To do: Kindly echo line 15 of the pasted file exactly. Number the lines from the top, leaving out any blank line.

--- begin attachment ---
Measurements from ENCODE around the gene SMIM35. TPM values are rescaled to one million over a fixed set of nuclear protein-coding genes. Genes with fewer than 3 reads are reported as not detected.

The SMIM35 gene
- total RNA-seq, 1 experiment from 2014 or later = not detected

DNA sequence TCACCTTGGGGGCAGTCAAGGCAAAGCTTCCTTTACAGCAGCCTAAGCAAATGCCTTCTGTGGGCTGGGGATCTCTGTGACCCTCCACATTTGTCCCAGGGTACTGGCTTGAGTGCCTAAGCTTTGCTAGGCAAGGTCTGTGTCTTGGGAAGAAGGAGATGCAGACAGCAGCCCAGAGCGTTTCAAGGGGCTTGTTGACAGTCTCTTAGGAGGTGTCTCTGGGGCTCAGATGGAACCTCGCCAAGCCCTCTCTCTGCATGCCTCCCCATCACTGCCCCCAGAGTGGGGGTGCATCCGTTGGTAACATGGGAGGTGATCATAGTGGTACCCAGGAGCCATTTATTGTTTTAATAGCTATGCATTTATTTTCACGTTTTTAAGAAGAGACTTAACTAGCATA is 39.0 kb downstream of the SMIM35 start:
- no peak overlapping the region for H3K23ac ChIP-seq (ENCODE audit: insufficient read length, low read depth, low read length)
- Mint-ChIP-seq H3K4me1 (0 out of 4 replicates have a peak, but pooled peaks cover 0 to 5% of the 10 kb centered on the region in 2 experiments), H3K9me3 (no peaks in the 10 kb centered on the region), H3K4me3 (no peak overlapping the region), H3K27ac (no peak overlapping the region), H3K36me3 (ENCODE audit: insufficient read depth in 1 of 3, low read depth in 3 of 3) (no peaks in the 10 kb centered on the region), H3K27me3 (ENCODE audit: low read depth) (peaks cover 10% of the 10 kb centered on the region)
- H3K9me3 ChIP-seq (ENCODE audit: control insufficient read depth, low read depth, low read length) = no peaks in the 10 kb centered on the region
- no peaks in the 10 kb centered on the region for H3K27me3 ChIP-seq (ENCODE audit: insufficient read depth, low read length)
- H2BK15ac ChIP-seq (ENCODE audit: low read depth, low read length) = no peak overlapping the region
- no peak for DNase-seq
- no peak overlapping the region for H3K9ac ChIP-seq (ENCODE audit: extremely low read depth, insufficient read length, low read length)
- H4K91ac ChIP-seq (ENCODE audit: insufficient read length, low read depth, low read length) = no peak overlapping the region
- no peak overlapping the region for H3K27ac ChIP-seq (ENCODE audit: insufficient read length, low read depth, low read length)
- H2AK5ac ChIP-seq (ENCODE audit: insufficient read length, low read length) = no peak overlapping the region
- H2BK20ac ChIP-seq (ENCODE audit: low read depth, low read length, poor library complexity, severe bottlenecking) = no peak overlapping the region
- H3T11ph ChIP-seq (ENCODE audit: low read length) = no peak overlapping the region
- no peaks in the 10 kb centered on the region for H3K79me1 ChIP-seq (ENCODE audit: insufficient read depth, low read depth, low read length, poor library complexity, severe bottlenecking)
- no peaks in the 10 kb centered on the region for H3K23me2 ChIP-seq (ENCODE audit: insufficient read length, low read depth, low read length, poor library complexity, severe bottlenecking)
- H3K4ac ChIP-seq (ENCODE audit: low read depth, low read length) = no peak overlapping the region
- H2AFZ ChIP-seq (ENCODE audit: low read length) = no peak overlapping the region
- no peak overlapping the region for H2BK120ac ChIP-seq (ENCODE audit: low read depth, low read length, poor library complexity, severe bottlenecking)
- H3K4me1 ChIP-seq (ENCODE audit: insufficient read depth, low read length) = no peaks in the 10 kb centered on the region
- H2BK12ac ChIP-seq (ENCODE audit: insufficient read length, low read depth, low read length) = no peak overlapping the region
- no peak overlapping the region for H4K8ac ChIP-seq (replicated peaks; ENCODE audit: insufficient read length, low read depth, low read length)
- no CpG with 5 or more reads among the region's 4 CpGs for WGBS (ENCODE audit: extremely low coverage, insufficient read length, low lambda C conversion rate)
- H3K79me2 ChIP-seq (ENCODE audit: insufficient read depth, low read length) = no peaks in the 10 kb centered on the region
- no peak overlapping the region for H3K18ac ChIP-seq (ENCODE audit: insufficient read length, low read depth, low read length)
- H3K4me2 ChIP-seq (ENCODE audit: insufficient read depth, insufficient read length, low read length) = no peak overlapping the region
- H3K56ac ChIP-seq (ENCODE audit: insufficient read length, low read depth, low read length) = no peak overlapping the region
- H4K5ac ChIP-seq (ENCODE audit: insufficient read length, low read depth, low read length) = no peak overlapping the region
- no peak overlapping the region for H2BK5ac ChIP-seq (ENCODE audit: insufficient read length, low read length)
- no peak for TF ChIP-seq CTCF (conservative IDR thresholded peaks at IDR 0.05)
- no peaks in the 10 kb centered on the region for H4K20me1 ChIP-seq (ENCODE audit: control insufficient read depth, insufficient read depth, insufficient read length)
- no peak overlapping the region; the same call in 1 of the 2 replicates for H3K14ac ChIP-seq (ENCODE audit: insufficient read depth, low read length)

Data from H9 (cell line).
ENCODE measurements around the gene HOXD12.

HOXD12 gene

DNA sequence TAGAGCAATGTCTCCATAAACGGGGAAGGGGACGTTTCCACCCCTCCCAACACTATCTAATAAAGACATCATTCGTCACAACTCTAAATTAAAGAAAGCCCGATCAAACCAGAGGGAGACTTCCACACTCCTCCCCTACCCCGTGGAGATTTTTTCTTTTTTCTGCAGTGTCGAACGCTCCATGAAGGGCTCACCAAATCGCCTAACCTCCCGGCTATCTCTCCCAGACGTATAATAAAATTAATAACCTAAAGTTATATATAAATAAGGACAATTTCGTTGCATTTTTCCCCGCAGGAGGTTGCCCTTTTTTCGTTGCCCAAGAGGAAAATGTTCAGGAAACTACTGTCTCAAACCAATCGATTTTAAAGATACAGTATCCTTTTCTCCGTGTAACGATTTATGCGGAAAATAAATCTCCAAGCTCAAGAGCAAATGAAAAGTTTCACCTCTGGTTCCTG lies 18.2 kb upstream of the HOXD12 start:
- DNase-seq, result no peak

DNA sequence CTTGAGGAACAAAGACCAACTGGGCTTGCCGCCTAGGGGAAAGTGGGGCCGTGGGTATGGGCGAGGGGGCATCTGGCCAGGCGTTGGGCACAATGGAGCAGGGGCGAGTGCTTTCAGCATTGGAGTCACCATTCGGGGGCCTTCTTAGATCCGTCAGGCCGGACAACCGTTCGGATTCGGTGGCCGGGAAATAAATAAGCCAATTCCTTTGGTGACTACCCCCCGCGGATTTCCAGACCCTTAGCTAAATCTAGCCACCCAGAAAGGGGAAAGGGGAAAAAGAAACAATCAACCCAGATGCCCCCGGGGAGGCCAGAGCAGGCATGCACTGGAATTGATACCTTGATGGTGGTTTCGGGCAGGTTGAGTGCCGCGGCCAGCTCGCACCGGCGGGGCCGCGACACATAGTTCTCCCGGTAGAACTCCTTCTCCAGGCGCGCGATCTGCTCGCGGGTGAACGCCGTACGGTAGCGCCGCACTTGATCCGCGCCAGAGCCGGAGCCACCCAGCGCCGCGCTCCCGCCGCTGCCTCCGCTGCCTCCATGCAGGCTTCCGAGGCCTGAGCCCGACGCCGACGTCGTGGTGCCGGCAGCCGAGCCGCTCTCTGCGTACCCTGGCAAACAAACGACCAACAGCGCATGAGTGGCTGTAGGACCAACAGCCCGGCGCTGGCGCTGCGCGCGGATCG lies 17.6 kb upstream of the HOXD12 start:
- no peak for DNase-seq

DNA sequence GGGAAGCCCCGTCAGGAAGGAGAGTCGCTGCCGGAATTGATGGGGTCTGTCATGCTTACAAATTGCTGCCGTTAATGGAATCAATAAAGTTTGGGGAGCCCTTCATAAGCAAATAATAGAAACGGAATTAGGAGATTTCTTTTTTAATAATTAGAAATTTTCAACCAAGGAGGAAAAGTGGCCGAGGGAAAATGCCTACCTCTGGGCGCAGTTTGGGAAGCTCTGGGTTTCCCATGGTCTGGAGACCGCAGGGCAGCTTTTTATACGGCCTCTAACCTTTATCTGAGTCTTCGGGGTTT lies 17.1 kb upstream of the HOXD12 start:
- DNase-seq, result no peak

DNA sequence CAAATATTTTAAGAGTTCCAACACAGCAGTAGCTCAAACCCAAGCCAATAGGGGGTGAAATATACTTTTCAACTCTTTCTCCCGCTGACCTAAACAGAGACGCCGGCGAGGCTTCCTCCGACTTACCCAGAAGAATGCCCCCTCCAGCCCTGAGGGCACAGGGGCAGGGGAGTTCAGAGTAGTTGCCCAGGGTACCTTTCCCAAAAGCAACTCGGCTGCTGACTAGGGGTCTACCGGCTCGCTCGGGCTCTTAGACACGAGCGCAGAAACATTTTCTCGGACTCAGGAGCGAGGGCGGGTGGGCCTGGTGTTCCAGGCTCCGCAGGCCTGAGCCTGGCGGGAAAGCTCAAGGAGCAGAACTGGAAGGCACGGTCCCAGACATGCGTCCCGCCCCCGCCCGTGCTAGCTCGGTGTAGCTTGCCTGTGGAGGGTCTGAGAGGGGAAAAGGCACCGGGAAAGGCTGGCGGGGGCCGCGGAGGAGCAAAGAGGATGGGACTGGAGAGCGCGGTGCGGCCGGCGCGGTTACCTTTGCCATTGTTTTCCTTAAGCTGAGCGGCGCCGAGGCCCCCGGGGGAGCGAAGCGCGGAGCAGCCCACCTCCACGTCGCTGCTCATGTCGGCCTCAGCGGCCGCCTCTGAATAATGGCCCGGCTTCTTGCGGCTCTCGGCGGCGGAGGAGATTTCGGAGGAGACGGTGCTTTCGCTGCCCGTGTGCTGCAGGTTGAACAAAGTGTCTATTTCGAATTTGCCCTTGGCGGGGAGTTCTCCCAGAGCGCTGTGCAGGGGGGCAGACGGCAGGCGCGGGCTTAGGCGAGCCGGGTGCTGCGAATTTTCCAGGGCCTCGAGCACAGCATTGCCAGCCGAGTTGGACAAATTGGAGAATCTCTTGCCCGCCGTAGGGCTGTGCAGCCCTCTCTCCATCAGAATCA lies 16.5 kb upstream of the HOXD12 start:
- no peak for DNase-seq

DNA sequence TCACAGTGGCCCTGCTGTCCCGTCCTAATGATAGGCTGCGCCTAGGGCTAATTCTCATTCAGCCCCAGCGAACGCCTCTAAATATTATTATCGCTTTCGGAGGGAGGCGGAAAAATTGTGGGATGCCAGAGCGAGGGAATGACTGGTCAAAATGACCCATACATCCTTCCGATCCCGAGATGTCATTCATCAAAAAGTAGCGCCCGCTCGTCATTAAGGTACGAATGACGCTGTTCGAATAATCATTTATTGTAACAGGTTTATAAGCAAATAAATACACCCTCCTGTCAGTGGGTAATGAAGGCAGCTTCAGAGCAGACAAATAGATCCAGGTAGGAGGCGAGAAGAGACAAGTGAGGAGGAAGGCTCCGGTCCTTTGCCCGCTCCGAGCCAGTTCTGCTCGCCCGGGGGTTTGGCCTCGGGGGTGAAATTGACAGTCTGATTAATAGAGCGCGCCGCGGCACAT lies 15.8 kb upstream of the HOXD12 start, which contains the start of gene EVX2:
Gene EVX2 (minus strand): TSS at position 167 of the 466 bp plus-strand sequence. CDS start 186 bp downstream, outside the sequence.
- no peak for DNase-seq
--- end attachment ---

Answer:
- H2BK20ac ChIP-seq (ENCODE audit: low read depth, low read length, poor library complexity, severe bottlenecking) = no peak overlapping the region